Eighty to 90 percent of mammary tumors in cats are cancerous and can spread as rapidly as aggressive breast cancer does in humans. Researchers at the Cornell University College of Veterinary Medicine are hoping to improve treatment of mammary adenocarcinomas, with the long-term goal of a cure. Their pioneering focus: the role of stem cells in the disease.
Gerlinde Van de Walle, DVM, Ph.D., Assistant Professor of viral pathogenesis and stem cell biology at Cornell’s Baker Institute for Animal Health, is working to identify adult mammary stem cells (MaSC) in both healthy and malignant feline and canine mammary gland tissues. “Mammary stem cells have been identified in humans, mice and horses, but not much is known about MaSC in dogs and cats,” she says.
Her theory is that mammary cancer is an adult stem cell disease and that MaSCs are particularly susceptible because they survive longer and go through more changes than most differentiated, or specialized, mammary gland cells do.
Adult stem cells are unique, self-replicating cells that also can develop into specialized cells to form different tissues, and as such, adult stem cells are responsible for regenerating and healing tissue throughout an animal’s life. They have been identified in many species’ mammary glands, bone marrow, muscle, fat and organs — in fact, in practically every adult organ, Dr. Van de Walle says. “Normal adult cells die off and are replaced by new cells, but stem cells are present for a very long time in an organ, so the chances that something goes wrong with these cells are much higher.”
The incidence of mammary cancer varies greatly. It’s widespread in humans, cats and dogs and uncommon in cows and horses. But cats are rarely studied, compared to research in humans and mice, Dr. Van de Walle says. However, because cats develop deadly mammary tumors that are very similar to what is seen in humans, both species could benefit from her research.
Dr. Van de Walle’s ultimate goal is to determine how stem cells develop into cancerous tumors and to try to eliminate them so they can’t return. “Mammary gland tumors are a huge problem in companion animals, especially for cats,” she says. “Most are removed surgically, but after a couple of years there is a high recurrence of these tumors.”
Facing a Challenge. Her first step will be to isolate MaSCs by identifying surface markers — recognizable proteins attached to each cell’s surface — with the use of flow cytometry. This frequently used technique examines the expression patterns on specific cells, including MaSC. A special challenge she faces is that some markers are commonly found on many cells besides stem cells, making MaSCs hard to identify.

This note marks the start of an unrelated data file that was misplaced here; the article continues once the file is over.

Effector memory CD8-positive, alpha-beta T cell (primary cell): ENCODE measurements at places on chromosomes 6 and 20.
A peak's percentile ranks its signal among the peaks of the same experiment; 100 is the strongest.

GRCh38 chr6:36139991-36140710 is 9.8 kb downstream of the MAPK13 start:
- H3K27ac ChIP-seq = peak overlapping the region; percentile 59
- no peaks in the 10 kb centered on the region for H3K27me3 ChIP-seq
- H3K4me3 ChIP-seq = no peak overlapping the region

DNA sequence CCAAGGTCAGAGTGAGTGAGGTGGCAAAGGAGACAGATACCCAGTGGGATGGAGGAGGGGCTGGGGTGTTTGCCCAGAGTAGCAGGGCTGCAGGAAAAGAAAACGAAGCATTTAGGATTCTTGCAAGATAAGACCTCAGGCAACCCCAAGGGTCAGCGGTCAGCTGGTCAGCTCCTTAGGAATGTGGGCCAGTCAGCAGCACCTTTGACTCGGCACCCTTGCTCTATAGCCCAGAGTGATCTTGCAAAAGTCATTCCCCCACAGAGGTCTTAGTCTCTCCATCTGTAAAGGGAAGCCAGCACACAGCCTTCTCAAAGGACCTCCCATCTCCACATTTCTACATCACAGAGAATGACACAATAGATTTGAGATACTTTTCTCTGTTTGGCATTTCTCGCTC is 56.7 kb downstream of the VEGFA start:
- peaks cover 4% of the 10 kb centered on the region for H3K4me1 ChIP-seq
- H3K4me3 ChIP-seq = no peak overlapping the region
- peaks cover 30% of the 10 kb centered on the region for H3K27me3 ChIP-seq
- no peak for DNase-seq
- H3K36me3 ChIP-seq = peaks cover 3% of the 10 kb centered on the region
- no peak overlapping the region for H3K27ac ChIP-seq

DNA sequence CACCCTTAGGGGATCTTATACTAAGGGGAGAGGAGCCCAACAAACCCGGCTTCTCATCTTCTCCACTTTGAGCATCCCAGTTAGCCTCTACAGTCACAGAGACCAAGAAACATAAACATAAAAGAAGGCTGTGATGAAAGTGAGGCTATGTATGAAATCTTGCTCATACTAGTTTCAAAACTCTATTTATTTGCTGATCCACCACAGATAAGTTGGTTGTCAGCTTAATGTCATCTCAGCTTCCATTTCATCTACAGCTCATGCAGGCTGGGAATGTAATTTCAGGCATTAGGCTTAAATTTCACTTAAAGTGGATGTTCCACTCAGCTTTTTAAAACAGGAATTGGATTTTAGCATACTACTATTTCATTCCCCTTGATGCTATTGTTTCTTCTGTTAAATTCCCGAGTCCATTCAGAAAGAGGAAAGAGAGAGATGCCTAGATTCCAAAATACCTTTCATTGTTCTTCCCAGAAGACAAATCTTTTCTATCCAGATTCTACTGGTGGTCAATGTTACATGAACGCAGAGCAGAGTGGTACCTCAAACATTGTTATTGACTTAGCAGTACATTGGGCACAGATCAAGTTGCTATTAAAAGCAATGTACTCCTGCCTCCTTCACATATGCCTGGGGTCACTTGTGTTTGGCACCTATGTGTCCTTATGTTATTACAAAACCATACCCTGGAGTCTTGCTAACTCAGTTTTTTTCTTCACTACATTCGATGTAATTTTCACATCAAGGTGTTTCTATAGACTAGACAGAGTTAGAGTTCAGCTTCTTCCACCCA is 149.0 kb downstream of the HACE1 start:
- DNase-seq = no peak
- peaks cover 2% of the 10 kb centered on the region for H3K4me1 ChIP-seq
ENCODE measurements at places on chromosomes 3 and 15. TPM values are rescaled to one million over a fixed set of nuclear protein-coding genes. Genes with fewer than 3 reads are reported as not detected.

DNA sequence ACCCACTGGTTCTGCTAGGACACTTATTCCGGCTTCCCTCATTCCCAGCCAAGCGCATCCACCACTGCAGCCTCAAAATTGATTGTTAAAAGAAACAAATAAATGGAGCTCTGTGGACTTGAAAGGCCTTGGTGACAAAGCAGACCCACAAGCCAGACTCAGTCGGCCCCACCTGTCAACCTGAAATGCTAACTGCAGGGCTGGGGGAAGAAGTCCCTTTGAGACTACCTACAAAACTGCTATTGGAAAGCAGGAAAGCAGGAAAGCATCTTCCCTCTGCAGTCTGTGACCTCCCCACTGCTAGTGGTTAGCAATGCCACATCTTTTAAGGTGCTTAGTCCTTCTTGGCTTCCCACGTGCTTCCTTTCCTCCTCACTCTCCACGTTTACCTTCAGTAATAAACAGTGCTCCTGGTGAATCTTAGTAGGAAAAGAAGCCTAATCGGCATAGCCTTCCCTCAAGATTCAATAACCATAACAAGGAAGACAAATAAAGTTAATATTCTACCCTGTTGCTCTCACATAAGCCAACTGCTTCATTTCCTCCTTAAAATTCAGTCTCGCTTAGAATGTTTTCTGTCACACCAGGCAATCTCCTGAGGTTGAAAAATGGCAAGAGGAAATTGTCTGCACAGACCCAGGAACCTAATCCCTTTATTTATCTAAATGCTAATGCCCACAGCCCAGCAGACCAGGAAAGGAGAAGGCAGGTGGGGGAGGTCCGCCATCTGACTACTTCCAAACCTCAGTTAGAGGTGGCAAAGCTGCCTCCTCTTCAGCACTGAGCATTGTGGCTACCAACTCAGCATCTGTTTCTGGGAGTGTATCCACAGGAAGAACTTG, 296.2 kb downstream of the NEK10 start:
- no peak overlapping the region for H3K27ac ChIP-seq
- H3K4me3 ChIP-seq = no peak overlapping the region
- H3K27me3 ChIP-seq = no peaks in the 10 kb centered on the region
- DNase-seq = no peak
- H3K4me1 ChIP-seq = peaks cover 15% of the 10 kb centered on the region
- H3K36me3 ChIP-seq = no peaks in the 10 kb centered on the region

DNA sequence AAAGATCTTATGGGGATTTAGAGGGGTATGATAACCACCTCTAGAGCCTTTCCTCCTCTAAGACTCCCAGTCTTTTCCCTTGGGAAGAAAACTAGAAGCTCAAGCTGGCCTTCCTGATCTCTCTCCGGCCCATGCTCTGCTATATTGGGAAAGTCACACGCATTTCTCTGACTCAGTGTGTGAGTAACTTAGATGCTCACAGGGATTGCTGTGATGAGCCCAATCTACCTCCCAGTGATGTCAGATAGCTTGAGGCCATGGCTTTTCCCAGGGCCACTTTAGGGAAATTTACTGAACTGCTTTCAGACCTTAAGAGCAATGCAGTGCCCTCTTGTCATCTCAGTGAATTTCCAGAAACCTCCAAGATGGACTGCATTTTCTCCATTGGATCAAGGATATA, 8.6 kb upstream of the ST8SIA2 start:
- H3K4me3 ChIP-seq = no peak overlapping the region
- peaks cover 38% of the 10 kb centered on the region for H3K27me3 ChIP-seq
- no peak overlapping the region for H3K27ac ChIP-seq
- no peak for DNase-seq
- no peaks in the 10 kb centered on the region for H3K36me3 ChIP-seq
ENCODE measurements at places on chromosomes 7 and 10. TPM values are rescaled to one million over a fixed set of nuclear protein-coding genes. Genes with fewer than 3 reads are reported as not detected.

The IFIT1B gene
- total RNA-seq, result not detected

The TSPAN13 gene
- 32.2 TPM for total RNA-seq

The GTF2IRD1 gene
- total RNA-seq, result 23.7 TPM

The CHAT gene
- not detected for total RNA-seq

In addition, it’s sometimes difficult to find markers that work for feline cells because their proteins are not always identical to those of humans, Dr. Van de Walle says. “Because dogs have been considered good animal models for human diseases, more dog-specific research tools are available, making it easier to work on dogs than on cats. We can use commercially available antibodies for the canine MaSCs, but we need to create our own feline tools if we want to characterize feline MaSCs.”
She’s collaborating with Cornell researcher Bettina Wagner, DVM, Ph.D., to develop feline antibodies that can reveal feline MaSC markers.
Dr. Van de Walle’s previous research has paved the way for her current study, which is funded by the Morris Animal Foundation and Ghent University in Belgium. The mammary gland differentiates mammals from all other animals, she writes in “Mammary Stem Cell Research in Veterinary Science: An Update,” published in January in the journal Stem Cells and Development.
Unchanged DNA. “In a mammal’s lifetime, the mammary gland probably undergoes more and greater changes in size, structure, composition and activity than any other tissue or organ. These repeated changes make breast tissue vulnerable to gene mutations and epigenetic alterations in gene expression,” Dr. Van de Walle says. Epigenetics are a regulating mechanism of genes. They change the expression of the gene over time without changing the DNA code. The result: Both genetic and epigenetic modifications are key contributors to cancer’s development, she says.
One gene is of particular significance in her research, though its role in feline and canine mammary cancer is unknown at this point: the spleen tyrosine kinase (SYK) gene. It’s been shown in human breast cancer that it can function as a tumor suppressor gene. SYK is an enzyme that acts as an off-on switch in many cellular functions and its expression is suppressed in human breast cancer. As a researcher at Ghent University, Dr. Van de Walle and her team discovered that the SYK gene is also expressed in the mammary gland tissue of dogs and cats.
“Once we isolate and characterize the MaSC from healthy mammary gland tissue and breast tumor tissue in dogs and cats,” she says, “we can compare the SYK gene expression in healthy and tumor stem cells to see if there’s a difference, as has been described in human research.”
If SYK expression is turned off in mammary tumors, finding the responsible mechanism could assist in turning the gene back on and slowing tumor formation, Dr. Van de Walle says. The approach could lead to development of novel anti-cancer drugs, but it will be many years before stem cell therapy or these novel anti-cancer drugs may be used to treat mammary cancer in pets, she says. “Maybe in five to 10 years we’ll be testing some of these theories if research goes smoothly.”